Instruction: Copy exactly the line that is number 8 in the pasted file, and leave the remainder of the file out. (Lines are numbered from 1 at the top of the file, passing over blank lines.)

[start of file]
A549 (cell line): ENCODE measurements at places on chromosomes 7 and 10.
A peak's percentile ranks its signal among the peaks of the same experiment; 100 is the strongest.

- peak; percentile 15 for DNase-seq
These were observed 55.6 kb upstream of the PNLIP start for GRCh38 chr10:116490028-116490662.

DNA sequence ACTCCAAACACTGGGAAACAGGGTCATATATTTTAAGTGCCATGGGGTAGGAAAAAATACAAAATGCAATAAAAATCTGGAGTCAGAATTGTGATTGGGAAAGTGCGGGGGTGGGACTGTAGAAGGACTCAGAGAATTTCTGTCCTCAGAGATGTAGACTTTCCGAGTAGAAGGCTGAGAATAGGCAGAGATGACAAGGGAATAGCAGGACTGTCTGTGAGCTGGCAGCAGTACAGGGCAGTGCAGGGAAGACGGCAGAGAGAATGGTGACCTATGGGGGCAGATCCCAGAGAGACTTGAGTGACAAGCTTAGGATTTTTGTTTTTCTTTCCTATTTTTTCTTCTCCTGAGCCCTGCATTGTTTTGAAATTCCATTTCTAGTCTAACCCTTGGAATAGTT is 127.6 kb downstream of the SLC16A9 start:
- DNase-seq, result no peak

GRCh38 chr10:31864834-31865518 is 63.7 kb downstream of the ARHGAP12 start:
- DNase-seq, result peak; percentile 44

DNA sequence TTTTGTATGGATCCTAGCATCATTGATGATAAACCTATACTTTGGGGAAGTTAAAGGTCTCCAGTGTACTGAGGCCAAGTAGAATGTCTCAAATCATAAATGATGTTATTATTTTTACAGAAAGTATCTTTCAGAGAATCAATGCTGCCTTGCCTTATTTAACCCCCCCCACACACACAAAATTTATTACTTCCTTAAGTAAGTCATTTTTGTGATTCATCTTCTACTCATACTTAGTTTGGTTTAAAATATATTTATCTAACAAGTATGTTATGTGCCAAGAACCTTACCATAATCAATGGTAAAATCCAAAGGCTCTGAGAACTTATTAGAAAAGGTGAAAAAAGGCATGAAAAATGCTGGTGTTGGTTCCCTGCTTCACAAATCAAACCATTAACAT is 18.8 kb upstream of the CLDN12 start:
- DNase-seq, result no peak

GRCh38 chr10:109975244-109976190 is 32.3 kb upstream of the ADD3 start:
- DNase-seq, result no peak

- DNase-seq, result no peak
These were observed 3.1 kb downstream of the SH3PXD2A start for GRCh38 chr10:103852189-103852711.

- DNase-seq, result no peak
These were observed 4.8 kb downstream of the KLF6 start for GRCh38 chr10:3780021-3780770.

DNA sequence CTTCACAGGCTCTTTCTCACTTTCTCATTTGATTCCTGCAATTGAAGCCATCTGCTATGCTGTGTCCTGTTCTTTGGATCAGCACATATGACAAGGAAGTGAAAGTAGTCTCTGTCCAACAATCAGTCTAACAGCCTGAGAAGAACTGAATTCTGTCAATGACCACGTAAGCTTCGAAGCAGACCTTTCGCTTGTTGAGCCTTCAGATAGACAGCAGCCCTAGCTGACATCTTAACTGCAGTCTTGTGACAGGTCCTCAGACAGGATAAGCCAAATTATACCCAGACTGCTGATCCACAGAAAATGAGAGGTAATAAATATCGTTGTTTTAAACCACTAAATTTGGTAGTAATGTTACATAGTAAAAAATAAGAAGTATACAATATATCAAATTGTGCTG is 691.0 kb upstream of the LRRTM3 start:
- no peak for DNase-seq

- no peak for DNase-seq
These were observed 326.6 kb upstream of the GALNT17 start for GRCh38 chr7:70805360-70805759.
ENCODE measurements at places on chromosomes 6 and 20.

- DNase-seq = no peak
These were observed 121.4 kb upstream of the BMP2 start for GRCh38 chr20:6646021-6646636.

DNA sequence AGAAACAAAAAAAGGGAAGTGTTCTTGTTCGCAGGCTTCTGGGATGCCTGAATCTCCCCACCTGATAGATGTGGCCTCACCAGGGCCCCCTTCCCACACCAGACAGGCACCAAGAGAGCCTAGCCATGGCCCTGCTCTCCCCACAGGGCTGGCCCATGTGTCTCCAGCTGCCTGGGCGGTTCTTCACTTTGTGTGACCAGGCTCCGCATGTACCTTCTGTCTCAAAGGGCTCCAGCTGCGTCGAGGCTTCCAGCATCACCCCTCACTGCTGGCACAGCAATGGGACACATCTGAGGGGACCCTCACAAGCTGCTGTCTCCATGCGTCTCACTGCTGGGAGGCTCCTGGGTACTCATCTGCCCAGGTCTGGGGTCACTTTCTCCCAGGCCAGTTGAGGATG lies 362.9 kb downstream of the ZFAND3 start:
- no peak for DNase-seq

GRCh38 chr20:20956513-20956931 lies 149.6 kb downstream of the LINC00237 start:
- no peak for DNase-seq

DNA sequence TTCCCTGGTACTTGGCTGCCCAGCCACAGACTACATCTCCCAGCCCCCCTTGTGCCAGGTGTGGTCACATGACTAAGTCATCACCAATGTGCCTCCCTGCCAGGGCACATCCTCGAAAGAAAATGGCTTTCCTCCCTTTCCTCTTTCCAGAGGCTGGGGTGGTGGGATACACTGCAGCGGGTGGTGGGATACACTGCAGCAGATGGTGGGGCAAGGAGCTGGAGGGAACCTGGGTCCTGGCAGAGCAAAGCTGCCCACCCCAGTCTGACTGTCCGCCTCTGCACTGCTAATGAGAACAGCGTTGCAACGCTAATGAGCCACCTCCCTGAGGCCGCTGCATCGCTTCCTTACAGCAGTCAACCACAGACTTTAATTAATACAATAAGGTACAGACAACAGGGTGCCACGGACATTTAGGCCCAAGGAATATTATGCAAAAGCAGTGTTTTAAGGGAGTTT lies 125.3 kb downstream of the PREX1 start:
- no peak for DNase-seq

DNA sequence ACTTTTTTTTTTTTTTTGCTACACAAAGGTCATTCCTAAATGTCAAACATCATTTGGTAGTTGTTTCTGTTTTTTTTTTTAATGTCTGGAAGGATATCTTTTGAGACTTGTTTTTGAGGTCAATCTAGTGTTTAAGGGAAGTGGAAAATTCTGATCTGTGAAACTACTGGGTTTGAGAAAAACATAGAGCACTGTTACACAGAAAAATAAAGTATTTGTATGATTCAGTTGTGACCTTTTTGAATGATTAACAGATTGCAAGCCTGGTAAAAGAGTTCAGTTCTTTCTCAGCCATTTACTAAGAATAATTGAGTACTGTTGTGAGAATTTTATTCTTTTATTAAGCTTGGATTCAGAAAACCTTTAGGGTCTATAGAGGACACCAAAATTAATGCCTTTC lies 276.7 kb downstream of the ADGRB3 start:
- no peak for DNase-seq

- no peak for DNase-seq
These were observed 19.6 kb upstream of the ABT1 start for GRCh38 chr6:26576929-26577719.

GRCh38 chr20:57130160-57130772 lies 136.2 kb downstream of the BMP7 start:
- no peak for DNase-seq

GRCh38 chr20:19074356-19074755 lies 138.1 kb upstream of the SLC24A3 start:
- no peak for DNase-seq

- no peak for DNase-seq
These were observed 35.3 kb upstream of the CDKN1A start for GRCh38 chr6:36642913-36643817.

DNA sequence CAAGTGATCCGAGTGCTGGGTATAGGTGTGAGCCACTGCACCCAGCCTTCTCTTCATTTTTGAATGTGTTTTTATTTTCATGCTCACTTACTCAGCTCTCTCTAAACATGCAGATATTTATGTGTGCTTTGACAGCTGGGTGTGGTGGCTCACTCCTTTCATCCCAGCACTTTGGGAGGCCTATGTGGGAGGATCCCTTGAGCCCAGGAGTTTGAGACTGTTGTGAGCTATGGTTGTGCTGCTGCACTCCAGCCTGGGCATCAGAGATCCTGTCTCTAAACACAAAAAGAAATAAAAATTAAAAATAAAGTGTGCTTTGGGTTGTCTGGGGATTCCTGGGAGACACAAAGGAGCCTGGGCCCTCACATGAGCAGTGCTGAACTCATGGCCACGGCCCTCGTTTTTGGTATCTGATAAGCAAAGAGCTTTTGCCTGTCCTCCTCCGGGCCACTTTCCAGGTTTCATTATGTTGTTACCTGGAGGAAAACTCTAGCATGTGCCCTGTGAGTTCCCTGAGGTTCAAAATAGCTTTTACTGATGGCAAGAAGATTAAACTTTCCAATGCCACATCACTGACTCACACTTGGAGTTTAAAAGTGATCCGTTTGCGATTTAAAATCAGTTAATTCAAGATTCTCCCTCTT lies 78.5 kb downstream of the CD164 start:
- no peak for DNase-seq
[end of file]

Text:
- DNase-seq, result peak; percentile 44